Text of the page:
Some applicants fail to understand the extent to which the Commission needs to be provided with detailed information concerning their proposed financing arrangements (including the source of funds that will be used to finance the business). In this respect the Commission states as follows in the consultation document:

We conclude that adding this new paragraph will make clear that the onus is on the applicant to fully satisfy the Commission on these points. Not doing so may risk a refusal of their application, or a delay in determining the application outcome.

As part of our duty to promote the licensing objectives, we will only grant a licence if we are satisfied that an applicant can uphold the licensing objectives.  A key part of assessing this in relation to an operating licence application is being satisfied that the business will not be financed by the proceeds of crime, nor will its profits be used to finance criminal activity. Whilst this position is implicit, the Commission wants to make its position explicit.

The Commission still regularly receives applications for operating licences that do not include full and open information as to the source of funding for the operation, nor full and frank information about all those relevant persons connected to an applicant.

We therefore have to request further information, and this is sometimes resisted. This delays a determination of the application and can result in a refusal of the application.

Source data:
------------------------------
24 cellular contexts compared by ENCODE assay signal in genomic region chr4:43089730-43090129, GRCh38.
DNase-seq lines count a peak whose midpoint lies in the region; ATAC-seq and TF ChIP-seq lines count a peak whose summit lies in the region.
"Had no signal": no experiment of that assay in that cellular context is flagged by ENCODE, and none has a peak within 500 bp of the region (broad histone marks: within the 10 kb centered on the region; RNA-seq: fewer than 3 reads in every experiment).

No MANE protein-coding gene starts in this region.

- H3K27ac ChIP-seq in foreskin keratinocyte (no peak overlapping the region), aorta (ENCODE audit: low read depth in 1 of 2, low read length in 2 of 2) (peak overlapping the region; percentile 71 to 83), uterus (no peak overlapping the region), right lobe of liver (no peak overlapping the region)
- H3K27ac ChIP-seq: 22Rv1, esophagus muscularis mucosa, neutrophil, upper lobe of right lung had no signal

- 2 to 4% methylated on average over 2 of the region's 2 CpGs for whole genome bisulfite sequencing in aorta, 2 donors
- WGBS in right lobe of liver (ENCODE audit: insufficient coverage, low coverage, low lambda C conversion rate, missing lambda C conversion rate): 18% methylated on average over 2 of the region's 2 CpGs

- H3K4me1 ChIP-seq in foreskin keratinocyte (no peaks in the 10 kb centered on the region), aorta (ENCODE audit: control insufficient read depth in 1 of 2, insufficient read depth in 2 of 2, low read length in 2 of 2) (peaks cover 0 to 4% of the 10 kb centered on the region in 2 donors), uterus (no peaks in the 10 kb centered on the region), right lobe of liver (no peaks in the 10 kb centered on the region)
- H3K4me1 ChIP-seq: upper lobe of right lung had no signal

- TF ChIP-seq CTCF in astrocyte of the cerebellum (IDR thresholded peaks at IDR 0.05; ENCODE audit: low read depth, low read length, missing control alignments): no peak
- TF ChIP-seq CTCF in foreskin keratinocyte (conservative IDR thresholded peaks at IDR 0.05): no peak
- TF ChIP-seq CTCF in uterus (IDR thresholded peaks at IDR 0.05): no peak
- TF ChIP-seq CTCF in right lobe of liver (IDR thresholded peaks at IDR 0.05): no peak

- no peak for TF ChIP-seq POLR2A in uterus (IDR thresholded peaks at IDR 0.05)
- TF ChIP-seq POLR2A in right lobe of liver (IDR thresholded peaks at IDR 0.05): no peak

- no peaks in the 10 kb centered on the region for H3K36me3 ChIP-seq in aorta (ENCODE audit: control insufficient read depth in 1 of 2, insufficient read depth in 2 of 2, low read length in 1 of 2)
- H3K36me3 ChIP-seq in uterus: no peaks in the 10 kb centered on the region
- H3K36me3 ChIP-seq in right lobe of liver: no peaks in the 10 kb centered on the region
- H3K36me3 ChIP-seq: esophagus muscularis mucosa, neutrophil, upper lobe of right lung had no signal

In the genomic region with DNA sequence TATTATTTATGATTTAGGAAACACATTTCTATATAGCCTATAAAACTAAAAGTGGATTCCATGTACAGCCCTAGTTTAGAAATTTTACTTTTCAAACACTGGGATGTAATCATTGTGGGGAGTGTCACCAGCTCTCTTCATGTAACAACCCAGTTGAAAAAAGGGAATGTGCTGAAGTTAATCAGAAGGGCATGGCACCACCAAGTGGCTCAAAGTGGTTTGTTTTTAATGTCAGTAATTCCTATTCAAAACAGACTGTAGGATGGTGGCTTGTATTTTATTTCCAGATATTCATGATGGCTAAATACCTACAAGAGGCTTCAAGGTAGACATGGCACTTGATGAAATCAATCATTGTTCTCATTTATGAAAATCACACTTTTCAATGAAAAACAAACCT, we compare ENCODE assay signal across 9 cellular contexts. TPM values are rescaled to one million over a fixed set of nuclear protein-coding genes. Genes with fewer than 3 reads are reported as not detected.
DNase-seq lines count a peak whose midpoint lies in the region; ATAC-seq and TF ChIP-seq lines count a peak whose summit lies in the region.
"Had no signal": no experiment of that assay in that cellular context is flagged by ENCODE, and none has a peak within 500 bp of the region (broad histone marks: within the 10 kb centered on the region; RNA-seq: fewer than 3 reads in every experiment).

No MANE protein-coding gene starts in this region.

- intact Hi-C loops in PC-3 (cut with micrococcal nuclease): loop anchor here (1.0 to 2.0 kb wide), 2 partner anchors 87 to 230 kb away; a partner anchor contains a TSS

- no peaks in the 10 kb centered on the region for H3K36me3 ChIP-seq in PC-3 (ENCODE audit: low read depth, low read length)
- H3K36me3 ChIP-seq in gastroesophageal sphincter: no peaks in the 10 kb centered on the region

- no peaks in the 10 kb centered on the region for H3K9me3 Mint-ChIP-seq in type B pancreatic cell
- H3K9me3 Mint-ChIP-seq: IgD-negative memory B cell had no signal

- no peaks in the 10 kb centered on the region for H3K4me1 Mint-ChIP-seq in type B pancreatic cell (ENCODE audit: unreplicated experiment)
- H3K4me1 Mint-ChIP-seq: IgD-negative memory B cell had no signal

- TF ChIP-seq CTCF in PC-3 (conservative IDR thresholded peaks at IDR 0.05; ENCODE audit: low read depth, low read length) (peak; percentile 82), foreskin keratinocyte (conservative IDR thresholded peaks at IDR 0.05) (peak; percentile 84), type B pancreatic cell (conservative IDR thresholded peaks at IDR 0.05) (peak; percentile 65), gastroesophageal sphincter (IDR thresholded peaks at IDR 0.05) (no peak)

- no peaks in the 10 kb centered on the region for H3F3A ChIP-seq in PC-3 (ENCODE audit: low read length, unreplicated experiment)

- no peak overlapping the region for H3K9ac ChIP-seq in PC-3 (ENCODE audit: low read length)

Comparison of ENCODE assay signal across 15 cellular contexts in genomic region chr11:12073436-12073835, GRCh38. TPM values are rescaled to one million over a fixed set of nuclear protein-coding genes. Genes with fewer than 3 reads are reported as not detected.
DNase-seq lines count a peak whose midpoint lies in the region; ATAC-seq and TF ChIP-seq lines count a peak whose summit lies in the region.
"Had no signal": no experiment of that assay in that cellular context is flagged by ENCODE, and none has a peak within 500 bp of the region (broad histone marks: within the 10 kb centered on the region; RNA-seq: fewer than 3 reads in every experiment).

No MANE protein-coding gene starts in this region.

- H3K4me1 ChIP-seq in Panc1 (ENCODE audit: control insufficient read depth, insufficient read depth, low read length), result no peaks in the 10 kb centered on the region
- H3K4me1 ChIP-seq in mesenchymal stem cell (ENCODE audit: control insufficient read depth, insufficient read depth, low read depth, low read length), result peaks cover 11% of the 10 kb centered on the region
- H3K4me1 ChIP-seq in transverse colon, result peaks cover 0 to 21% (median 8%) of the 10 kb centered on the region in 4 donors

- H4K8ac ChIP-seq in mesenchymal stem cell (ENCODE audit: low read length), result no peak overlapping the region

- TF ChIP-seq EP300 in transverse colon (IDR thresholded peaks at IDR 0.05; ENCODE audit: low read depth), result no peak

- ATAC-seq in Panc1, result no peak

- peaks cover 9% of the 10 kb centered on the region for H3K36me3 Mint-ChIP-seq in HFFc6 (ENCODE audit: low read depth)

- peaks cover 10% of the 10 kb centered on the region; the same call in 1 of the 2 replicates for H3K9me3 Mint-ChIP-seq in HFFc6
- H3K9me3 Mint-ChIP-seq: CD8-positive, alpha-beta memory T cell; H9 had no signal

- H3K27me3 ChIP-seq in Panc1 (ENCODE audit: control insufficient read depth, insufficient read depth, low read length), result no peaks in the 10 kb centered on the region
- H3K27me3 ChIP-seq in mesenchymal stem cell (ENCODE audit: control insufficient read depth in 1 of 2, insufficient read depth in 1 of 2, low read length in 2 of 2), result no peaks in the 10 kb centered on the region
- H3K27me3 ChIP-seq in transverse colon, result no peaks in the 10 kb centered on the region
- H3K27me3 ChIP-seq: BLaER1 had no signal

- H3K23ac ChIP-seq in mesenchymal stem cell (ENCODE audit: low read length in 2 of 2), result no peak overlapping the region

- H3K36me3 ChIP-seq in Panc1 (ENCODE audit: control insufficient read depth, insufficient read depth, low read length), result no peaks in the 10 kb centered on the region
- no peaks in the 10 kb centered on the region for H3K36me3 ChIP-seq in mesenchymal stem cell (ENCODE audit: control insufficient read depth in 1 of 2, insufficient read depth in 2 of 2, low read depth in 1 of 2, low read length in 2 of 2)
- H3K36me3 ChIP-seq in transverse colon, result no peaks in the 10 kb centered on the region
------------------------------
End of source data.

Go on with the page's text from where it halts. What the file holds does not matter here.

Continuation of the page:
We propose to provide greater clarity by introducing, after current paragraph 3.13, the paragraph drafted below.

Our proposed changes are shown below and underlined.

Proposal

New paragraph to be inserted after current paragraph 3.13 

The Commission will not grant an operating licence until it is fully satisfied that the operation will not be financed by the proceeds of crime and that profits from the operation will not be used to finance criminal activity. To that end, applicants will be asked to provide information and evidence as required both as to the source of finance of the proposed operation and as to the identity of those connected to the applicant as specified in paragraph 3.11 above. 

In addition, for the same reason, we propose to introduce, after current paragraph 3.25, the paragraph drafted below (new text is underlined):

New paragraph to be inserted after current paragraph 3.25 

As stated above, the Commission will also wish to be satisfied as to the sources of the applicant’s finance to satisfy itself that such funds are not tainted by illegality. 

(g) Updating the Commission 

Holders of Gambling Commission licences should be aware from the LCCP of the types of changes and matters that they must monitor and report to the regulator because of the potential impact that failure to report may have. Nevertheless, the Commission states as follows in the consultation document: